Zambian banks under high stress-IMF

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The International Monetary Fund has charged that Nonperforming loans (NPLs) among Zambian banks have risen and private sector credit growth has turned negative, due to the severe pressures of 2015–16.

In its Financial System Stability Assessment Country Report for Zambia, the IMF says the pressures included slower economic growth, sharply lower copper prices, electricity shortages, a very tight monetary policy, and mounting fiscal arrears and severe fiscal funding pressures.

According to the stress tests carried out by the IMF, as of December 2016, total loans amounted to 36.0 percent of total system assets and the NPL ratio was 9.7 percent of gross loans.

It showed that loan-loss reserves were high, at about 71.5 percent of NPLs and loan growth had reversed to 11.1 percent.

The Fund stated that monetary policy had contributed to the financial stress by very tight liquidity and use of administrative measures that shifted costs and risks to the banking system.

The IMF however noted that the pressures have eased considerably in recent months.

“Most of the administrative monetary measures were unwound in November 2016 and monetary policy has been considerably eased since March 2017. Recent good rainfall has eased electricity shortages and a bumper crop harvest is expected. Fiscal funding pressures have only been partly addressed,” the report said.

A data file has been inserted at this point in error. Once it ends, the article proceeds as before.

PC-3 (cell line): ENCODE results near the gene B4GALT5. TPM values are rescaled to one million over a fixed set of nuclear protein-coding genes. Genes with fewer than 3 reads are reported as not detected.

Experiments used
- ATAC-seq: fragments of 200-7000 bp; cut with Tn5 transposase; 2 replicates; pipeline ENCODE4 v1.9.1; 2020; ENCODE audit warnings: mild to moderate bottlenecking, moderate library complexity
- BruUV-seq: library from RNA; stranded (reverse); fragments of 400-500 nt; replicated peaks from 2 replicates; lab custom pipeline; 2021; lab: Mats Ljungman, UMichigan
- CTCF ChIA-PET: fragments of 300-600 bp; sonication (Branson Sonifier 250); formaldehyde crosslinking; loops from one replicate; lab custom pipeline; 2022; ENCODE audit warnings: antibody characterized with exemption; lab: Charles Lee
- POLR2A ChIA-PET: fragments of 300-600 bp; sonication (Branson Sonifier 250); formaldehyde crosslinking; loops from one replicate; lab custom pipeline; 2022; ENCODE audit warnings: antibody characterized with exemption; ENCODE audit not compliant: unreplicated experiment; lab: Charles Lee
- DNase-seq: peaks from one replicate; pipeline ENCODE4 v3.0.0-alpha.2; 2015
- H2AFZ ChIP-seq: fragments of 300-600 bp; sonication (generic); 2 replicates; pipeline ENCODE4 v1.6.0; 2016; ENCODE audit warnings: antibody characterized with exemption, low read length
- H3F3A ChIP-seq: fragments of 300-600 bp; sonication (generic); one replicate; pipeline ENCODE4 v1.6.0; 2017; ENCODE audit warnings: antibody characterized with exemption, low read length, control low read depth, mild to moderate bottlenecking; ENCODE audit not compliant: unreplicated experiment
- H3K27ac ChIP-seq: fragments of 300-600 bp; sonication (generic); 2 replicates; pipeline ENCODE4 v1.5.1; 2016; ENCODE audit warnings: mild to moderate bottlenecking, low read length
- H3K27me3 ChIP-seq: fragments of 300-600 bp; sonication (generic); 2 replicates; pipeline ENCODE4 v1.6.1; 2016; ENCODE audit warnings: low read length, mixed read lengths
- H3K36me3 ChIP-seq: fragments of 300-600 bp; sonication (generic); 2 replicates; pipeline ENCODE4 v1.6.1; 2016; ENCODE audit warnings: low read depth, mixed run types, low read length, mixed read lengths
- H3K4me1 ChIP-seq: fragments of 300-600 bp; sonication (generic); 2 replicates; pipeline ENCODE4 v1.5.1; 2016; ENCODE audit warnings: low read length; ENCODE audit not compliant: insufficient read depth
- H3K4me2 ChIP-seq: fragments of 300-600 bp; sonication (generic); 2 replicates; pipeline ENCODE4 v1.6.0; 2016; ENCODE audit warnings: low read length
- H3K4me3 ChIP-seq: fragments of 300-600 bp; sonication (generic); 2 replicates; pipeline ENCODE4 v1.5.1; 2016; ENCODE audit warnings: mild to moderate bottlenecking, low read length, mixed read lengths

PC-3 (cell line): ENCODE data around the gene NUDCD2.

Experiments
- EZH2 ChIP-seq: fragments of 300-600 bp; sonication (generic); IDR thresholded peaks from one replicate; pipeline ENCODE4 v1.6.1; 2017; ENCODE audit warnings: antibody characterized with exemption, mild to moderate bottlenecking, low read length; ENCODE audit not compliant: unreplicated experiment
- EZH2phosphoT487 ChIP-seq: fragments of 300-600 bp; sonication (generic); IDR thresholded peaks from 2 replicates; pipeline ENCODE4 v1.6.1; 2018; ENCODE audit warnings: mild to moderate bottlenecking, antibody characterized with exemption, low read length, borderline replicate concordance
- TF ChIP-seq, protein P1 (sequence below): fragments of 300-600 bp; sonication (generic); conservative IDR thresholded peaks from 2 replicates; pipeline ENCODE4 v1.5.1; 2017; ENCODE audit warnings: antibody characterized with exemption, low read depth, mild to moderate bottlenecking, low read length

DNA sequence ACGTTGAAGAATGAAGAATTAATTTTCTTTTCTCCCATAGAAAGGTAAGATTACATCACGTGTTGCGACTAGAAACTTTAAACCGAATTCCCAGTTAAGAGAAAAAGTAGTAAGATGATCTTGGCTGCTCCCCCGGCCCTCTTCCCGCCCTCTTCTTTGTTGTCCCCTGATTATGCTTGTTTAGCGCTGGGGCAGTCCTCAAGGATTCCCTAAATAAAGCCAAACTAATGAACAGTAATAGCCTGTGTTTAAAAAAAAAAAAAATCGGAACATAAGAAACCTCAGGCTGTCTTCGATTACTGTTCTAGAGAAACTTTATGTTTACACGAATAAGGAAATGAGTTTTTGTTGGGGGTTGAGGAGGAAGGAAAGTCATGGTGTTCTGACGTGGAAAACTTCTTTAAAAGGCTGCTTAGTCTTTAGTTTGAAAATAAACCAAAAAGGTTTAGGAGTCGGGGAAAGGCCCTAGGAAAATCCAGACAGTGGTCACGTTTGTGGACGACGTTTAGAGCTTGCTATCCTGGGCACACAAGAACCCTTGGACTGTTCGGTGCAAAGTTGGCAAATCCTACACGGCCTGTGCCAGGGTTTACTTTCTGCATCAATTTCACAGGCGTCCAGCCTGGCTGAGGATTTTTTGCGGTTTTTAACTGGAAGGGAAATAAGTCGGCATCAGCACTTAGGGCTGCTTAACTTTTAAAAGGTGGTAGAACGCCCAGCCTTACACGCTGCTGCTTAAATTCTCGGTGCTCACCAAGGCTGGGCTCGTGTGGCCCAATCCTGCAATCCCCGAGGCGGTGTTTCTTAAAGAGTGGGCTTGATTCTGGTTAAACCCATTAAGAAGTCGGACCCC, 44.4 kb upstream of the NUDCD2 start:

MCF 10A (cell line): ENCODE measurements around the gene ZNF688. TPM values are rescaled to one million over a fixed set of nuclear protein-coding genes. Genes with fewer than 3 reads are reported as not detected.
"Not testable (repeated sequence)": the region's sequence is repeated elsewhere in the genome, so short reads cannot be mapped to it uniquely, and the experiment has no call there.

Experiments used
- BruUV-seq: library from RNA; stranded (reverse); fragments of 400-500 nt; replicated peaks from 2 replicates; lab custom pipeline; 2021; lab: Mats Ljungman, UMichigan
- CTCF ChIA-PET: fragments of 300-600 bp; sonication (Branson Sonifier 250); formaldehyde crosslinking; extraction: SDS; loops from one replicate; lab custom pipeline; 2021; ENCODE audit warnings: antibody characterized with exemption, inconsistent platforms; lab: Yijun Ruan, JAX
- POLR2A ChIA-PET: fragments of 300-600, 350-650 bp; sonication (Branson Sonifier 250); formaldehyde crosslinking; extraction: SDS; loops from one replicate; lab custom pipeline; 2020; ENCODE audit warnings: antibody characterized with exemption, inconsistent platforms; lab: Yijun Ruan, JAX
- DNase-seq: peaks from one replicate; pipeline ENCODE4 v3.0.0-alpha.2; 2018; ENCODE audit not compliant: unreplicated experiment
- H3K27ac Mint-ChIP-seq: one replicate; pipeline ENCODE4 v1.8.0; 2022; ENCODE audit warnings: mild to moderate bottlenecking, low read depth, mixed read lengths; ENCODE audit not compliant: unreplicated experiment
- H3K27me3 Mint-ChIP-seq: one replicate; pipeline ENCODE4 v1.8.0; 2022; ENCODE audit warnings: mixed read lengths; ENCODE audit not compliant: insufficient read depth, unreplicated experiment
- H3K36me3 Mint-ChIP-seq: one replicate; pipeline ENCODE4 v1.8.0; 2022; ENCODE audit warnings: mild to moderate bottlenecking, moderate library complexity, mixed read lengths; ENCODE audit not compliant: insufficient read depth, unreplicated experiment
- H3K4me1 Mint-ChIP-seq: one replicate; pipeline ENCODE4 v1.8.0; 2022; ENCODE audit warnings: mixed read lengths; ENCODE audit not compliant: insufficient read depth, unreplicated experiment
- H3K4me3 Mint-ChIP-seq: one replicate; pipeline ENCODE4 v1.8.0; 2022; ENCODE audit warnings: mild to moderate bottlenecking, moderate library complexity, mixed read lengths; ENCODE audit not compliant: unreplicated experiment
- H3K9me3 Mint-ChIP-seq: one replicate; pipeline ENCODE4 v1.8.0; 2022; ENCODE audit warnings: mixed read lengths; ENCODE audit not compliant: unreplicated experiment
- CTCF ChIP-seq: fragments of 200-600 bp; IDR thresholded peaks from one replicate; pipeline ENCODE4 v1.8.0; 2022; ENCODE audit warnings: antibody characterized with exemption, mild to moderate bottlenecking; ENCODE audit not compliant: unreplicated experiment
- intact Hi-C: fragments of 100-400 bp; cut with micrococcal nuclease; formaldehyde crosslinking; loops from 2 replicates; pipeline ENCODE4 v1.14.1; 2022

Looking ahead, the IMF said the Zambian the financial system faces considerable risks, owing to high dependence on copper exports, rising public debt and funding pressures, and an uncertain monetary policy regime.

It feared that a sharper-than-expected global slowdown may lead to copper price declines and additional pressures on government finance and the exchange rate.

The Fund says a lack of fiscal adjustment may worsen government payments arrears, further impacting asset quality.

“Portfolio capital inflows have recovered following the elections and expectations of a major fiscal adjustment. An outdated legal and regulatory framework has become an increasing handicap to the financial sector. Stress tests suggest that banks are resilient to credit and liquidity stress,” it said.

“In the scenario stress tests, where NPL ratios increased to about 24 percent, total capital adequacy ratios only fell to about 16 percent. However, the tests show that foreign-owned banks—which comprise some 80 percent of banking sector assets—place significant liquidity abroad (largely with their parent banks), which leaves them vulnerable to liquidity concentration risks.”

It added, “A 10 percent 5-day aggregate deposit outflow undermined the liquidity of 11 banks (79 percent of banking system assets), if funds placed with foreign banks are not immediately available due to home country ring fencing or bail-in rules.”

The IMF charged that financial supervision is not fully effective due to an increasingly out-of-date legal and regulatory framework, data limitations, and a severely under-resourced supervisor.

It also observed that staffing shortages at the Bank of Zambia (BoZ) have led to large gaps in timely onsite inspections at banks and deposit-taking nonbanks.

“These issues are now being addressed. Offsite supervision requires greater analytical content to inform risk assessment and guide onsite inspections. Further, there is insufficiently broad monitoring of concentration risk, especially as regards country and transfer risks of liquidity placed abroad by banks,” it said.